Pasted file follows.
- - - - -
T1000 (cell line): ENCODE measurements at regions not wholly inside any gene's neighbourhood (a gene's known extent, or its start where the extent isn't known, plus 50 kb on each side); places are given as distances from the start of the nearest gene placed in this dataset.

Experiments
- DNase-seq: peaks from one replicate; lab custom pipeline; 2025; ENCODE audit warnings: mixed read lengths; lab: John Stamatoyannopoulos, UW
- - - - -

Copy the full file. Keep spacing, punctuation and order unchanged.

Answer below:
T1000 (cell line): ENCODE measurements at regions not wholly inside any gene's neighbourhood (a gene's known extent, or its start where the extent isn't known, plus 50 kb on each side); places are given as distances from the start of the nearest gene placed in this dataset.

Experiments
- DNase-seq: peaks from one replicate; lab custom pipeline; 2025; ENCODE audit warnings: mixed read lengths; lab: John Stamatoyannopoulos, UW